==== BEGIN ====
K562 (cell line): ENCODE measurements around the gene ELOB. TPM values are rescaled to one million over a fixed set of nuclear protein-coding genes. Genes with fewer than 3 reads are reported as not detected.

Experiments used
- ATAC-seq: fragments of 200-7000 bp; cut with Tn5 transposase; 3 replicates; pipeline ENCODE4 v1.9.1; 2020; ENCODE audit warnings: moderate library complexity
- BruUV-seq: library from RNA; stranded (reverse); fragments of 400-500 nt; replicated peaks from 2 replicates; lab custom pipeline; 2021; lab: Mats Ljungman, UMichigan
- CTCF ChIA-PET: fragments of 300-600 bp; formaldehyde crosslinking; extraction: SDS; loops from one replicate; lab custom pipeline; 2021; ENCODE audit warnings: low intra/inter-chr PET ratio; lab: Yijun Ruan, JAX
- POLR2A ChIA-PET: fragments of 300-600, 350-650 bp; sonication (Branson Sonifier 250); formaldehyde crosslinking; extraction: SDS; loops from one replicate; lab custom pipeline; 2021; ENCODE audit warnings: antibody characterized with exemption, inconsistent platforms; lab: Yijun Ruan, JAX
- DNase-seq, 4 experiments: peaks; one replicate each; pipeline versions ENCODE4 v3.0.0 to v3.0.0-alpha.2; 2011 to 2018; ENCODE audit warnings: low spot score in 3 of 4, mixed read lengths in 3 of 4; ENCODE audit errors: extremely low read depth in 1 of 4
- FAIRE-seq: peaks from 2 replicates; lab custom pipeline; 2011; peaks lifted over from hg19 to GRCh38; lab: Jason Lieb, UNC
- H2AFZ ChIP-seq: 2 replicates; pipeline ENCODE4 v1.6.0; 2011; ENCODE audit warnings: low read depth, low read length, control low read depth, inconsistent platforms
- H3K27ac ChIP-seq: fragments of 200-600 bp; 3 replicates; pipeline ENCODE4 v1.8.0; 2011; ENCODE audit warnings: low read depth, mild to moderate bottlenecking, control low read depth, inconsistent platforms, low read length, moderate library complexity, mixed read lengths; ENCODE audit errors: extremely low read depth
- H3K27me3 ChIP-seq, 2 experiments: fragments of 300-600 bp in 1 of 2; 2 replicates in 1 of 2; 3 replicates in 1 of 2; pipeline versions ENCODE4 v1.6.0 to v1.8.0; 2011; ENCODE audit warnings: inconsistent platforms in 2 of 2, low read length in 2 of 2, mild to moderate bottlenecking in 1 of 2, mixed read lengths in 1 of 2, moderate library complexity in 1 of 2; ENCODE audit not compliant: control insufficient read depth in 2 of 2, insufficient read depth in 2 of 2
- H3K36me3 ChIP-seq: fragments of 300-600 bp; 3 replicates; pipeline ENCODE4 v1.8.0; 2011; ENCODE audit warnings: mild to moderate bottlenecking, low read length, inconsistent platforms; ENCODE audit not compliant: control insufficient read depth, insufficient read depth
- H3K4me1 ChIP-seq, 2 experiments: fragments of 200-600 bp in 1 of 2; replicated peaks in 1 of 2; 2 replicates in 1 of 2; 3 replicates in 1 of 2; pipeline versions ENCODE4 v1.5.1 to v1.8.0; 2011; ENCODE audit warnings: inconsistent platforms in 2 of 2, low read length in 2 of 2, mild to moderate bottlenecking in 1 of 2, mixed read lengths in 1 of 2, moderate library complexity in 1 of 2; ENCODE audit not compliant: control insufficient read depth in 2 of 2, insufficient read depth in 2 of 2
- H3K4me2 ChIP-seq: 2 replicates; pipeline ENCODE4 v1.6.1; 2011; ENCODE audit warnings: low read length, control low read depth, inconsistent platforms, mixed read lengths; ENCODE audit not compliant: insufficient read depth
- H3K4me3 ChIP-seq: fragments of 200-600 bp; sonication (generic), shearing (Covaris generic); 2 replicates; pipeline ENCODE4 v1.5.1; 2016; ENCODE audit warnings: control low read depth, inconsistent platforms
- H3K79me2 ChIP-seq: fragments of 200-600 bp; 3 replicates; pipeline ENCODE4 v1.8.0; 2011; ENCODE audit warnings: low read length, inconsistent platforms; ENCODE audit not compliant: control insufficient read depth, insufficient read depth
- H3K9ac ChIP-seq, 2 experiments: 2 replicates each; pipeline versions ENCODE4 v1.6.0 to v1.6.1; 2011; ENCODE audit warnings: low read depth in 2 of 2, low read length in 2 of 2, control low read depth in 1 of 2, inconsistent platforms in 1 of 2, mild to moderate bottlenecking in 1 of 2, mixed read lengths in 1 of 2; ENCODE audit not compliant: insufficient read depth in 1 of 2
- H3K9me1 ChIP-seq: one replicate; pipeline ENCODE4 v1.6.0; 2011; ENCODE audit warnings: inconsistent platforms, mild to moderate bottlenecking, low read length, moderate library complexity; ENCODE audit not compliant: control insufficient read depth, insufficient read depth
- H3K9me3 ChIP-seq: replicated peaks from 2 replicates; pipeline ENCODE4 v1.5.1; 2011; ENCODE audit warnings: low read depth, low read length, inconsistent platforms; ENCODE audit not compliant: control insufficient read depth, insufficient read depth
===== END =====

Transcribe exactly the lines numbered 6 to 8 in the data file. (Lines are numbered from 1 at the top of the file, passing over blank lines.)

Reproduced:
- POLR2A ChIA-PET: fragments of 300-600, 350-650 bp; sonication (Branson Sonifier 250); formaldehyde crosslinking; extraction: SDS; loops from one replicate; lab custom pipeline; 2021; ENCODE audit warnings: antibody characterized with exemption, inconsistent platforms; lab: Yijun Ruan, JAX
- DNase-seq, 4 experiments: peaks; one replicate each; pipeline versions ENCODE4 v3.0.0 to v3.0.0-alpha.2; 2011 to 2018; ENCODE audit warnings: low spot score in 3 of 4, mixed read lengths in 3 of 4; ENCODE audit errors: extremely low read depth in 1 of 4
- FAIRE-seq: peaks from 2 replicates; lab custom pipeline; 2011; peaks lifted over from hg19 to GRCh38; lab: Jason Lieb, UNC